Sat | Jan 16, 2021

Dr Orville Taylor: Grow up and let’s debate

Published:Thursday | February 11, 2016 | 12:00 AM

Father of the Jamaica Labour Party (JLP), Alexander Bustamante, was a founding member of the People's National Party (PNP).

JLP stalwart Olivia 'Babsy' Grange is a cousin of Delano Franklyn, the campaign strategist for the PNP.

Franklyn is also uncle to former general secretary of the JLP, Aundre Franklyn.

Indeed, two of the most no-nonsense members on both sides of the political divide are first cousins. James Robertson, former JLP member of parliament (MP) for West St Thomas, is first cousins with the indomitable Paul Burke, general secretary of the PNP. For good measure, I believe that Burke's wife, Angela, is from the same constituency presided over by her 'cuznan law'.

Petulant maverick Everald Warmington is believed to be a cousin of Comrade leader Portia Simpson Miller. After all, we do know that the Manleys and JLP icon Hugh Shearer were cousins as well. Therefore, it wouldn't be surprising Mama P's husband has lots of green in his orange orchard.

Having seen the political vitriol of the 1970s to 1990s first-hand, along with the death toll of people who had only one vote, just like the prime minister and leader of opposition, I am scared when our political leaders behave churlishly, childishly, irresponsibly, and pettily on the political trail in the run-up to the general election on February 25.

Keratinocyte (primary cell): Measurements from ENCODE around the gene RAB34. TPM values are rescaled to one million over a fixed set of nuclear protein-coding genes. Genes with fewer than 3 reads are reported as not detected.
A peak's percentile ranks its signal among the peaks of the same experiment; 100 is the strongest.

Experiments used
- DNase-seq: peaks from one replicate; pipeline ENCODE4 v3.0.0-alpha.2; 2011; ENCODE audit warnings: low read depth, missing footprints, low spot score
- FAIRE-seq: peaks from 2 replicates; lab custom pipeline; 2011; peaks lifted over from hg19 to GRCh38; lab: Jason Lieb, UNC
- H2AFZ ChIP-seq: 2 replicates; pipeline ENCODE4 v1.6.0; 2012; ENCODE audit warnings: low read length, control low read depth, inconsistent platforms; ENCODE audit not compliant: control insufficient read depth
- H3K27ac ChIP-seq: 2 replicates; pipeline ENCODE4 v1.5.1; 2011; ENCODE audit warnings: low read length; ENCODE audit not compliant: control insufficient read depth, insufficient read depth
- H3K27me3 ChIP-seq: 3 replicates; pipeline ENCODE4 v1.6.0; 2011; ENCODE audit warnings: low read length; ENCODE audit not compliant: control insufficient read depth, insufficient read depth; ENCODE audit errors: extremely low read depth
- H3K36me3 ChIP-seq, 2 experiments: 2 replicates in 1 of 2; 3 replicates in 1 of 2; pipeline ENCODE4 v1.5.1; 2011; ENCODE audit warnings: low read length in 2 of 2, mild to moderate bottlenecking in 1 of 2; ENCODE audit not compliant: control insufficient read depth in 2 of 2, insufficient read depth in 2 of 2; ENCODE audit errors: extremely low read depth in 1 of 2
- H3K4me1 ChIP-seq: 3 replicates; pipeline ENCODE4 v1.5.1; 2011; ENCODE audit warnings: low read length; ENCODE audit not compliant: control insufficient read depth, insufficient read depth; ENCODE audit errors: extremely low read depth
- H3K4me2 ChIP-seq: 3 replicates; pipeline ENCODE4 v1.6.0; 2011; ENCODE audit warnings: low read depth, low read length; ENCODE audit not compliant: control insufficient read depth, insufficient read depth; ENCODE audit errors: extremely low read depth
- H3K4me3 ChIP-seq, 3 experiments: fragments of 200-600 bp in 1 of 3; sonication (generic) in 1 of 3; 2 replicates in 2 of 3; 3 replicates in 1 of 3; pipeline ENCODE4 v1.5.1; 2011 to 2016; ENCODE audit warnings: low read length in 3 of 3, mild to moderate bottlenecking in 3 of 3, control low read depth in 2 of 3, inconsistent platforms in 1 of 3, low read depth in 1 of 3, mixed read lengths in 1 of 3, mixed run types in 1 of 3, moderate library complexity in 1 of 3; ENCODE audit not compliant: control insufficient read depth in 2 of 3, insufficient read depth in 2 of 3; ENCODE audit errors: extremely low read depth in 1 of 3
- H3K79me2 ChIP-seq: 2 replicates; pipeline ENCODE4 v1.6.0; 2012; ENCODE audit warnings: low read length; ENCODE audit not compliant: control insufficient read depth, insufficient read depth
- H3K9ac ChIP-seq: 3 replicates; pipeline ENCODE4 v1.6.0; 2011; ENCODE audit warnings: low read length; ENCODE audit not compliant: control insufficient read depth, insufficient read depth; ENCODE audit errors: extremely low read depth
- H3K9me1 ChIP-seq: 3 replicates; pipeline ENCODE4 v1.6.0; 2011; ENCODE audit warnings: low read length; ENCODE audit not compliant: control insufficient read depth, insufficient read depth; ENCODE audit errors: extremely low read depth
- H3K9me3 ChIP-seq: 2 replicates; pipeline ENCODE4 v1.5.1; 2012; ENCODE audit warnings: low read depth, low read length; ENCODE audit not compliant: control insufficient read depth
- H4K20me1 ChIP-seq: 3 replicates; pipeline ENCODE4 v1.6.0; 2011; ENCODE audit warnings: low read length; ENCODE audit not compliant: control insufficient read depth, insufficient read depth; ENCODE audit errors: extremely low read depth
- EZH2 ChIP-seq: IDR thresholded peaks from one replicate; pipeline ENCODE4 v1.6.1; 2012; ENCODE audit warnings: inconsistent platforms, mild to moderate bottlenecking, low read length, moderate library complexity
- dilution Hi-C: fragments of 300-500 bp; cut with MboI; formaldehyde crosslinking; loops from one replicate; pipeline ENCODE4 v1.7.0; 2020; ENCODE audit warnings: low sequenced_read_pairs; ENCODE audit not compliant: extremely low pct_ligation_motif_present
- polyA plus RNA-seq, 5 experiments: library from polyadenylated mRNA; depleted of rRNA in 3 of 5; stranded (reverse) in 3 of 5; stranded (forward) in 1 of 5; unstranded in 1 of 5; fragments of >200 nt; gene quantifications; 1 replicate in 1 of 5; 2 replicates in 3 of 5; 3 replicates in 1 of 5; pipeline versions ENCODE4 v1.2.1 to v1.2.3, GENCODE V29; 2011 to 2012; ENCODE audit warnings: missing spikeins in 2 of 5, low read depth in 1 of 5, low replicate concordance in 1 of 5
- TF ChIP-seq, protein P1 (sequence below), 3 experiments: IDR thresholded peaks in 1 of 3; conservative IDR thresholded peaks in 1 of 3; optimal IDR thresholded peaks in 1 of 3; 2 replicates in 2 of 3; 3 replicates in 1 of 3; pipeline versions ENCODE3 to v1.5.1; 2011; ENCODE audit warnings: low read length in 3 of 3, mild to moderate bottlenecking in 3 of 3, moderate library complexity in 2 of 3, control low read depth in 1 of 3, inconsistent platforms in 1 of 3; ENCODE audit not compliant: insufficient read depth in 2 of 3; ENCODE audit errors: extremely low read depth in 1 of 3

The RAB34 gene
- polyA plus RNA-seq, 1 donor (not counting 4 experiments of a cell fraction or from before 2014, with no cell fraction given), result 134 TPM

I won't give a sheet to any candidate who is wearing party colours, except it is paper for them to sign the Political Code of Conduct. In the same way, I am still waiting for the veteran politicians to acknowledge their culpability by association for the gun-related crimes and the entire generation of 'shottas' they raised from the 1970s to 2000s. These are serious times, and we need leaders who will not make irresponsible statements or fan flames.

True, both party presidents have signed the Code of Conduct; and both sets of leaders have said on the platform that they are asking their members not to engage in violence and intimidation. However, apparently, it has not taken full traction on the ground because criminal elements have attacked political gatherings. Inasmuch as the shootings and murders at the JLP's Sam Sharpe Square rally last Sunday were not 'politically motivated', it is clear that the shottas are not 'under any orders' and have, therefore, deference to no one.